13




Broad Product Offering and Nationwide Behavioral Provider Network.   The Company offers managed behavioral care products that can be designed to meet specific customer needs, including risk-based and partial risk-based products, integrated EAPs, stand-alone EAPs and ASO products. The Company’s managed behavioral healthcare network consists of approximately 72,000 behavioral healthcare providers, including professionals at all levels of care, such as psychiatrists, psychologists, licensed clinical social workers, substance abuse counselors and other professionals, and facilities at all points of the spectrum of behavioral health services such as psychiatric hospitals, general medical facilities with psychiatric beds, residential treatment centers and other treatment facilities. The Company believes the breadth and depth of its provider network is a competitive asset. See “Risk Factors—Risk-Based Products,” for a discussion of the risks associated with risk-based products, which are the Company’s primary source of revenue.

Broad Base of Customer Relationships.   The Company’s customers include: (i) Blue Cross Blue Shield organizations; (ii) national HMOs and other mid-sized insurers; (iii) large corporations; (iv) state and local governmental agencies and (v) certain agencies of the federal government. The Company believes that its broad base of customer relationships provides the Company with opportunities for additional business from these customers. The Company also believes it has a unique array of customers that demonstrates credibility when competing for new business. See “Risk Factors—Reliance on Behavioral Healthcare Customer Contracts,” for a discussion of the risks associated with the Company’s reliance on certain contracts with payors of behavioral healthcare benefits.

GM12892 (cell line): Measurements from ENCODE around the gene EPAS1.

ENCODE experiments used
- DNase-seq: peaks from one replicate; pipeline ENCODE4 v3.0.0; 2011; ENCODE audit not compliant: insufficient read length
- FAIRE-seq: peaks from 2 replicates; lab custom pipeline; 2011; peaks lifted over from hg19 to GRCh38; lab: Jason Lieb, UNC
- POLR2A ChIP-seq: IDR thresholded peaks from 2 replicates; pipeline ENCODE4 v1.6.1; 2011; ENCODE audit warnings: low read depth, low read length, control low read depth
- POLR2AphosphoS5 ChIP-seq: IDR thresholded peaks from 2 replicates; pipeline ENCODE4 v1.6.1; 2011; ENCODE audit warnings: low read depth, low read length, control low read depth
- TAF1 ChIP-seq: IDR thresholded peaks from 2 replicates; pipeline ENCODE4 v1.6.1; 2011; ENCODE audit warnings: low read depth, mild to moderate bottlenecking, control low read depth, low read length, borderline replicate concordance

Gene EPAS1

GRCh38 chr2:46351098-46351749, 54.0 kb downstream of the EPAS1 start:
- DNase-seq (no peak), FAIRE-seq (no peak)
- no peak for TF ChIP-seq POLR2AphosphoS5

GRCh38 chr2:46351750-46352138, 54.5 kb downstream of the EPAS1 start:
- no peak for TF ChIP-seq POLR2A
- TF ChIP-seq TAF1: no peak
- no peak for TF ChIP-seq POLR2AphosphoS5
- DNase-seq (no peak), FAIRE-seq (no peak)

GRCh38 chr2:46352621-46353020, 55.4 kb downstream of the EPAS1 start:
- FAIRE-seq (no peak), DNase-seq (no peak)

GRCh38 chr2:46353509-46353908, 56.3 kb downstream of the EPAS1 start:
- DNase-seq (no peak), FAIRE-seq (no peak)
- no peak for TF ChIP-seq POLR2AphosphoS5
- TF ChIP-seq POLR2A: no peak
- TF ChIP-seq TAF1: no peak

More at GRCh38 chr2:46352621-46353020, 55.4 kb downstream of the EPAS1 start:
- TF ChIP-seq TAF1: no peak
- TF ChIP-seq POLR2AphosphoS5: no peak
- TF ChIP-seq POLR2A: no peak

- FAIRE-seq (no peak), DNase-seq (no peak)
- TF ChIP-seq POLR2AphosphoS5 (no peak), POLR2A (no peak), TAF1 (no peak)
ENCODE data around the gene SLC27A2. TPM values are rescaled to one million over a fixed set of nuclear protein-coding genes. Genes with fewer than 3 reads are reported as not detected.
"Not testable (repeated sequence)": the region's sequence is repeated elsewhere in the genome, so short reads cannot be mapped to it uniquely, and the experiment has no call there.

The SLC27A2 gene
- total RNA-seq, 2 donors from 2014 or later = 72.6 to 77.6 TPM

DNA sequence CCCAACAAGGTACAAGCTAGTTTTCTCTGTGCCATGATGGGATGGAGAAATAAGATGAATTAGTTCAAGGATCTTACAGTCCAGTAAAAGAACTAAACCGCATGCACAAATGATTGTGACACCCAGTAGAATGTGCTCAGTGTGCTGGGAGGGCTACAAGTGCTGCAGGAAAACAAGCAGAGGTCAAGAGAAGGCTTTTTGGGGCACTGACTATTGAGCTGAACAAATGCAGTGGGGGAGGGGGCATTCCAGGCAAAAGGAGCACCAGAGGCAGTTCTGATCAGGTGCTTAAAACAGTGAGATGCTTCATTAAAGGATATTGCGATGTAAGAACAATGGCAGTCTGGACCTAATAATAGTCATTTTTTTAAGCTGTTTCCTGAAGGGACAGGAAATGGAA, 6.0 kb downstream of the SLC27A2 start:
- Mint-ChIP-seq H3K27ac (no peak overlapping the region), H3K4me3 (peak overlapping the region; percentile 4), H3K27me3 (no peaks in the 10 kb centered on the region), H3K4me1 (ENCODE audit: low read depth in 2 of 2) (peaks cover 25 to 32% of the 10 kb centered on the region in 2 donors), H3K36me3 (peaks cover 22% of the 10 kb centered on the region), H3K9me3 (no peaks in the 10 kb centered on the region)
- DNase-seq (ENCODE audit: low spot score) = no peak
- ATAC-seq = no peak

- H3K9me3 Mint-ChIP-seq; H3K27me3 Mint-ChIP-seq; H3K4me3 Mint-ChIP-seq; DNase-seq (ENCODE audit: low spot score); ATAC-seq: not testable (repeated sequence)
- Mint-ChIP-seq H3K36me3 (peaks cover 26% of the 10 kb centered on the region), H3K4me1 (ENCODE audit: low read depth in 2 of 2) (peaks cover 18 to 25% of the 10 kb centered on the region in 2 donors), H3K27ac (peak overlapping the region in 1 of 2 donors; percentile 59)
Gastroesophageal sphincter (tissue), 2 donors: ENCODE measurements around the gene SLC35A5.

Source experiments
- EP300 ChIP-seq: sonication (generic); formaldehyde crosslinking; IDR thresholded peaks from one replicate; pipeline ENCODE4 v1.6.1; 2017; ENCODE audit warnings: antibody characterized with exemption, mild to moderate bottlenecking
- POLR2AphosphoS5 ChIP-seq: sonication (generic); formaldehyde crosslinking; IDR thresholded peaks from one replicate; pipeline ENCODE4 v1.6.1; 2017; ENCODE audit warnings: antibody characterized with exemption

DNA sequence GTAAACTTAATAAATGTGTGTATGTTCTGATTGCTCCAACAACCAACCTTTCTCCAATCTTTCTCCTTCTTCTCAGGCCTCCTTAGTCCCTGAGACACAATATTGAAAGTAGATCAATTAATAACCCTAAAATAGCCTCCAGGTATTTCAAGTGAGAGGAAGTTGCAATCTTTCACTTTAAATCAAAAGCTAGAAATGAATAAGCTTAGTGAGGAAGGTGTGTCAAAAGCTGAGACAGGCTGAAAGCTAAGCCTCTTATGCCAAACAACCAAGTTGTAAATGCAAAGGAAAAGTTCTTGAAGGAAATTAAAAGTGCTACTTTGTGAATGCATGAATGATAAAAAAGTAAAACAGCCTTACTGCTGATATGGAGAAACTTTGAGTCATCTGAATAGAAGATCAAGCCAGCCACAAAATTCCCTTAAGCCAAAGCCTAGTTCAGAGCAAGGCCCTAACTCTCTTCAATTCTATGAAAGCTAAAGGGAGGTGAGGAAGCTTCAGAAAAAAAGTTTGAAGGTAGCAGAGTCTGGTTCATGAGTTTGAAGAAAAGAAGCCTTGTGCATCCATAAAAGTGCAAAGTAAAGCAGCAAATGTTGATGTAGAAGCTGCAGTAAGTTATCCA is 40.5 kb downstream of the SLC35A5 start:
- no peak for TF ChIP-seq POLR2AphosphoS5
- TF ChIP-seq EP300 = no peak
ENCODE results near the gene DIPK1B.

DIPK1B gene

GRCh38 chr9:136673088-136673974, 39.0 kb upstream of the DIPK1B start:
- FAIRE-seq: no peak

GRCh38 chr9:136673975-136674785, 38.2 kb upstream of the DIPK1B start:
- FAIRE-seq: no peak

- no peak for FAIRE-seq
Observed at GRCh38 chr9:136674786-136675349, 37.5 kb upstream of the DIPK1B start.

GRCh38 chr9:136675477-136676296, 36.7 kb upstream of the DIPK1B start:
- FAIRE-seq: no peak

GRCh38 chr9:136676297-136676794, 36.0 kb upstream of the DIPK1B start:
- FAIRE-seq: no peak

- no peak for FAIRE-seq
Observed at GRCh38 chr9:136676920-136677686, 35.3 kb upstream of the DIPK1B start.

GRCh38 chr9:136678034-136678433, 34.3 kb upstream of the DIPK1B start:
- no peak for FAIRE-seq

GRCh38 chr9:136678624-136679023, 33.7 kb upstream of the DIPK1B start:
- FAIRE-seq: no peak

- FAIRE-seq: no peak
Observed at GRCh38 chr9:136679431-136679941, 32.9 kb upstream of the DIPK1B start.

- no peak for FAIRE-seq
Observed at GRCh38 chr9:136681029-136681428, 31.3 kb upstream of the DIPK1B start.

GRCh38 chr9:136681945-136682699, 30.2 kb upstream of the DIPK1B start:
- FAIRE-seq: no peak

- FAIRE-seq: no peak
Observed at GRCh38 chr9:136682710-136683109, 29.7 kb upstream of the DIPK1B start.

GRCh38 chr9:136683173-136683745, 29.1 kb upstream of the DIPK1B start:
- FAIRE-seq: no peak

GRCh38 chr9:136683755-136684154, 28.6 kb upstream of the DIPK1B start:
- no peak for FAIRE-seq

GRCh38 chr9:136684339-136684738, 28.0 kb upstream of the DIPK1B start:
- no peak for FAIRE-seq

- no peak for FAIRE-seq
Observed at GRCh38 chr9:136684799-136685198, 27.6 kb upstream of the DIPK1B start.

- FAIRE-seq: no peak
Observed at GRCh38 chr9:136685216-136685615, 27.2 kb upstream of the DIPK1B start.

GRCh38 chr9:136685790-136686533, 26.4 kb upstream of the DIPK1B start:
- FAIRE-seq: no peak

Insurance

The Company maintains a program of insurance coverage for a broad range of risks in its business. The Company has renewed its general, professional and managed care liability insurance policies with unaffiliated insurers for a one-year period from June 17, 2005 to June 17, 2006. The general liability policies are written on an “occurrence” basis, subject to a $0.1 million per claim un-aggregated self-insured retention. The professional liability and managed care errors and omissions liability policies are written on a “claims-made” basis, subject to a $1.0 million per claim ($10.0 million per class action claim) un-aggregated self-insured retention for managed care liability, and a $0.1 million per claim un-aggregated self-insured retention for professional liability. The Company is responsible for claims within its self-insured retentions, including portions of claims reported after the expiration date of the policies if they are not renewed, or if policy limits are exceeded.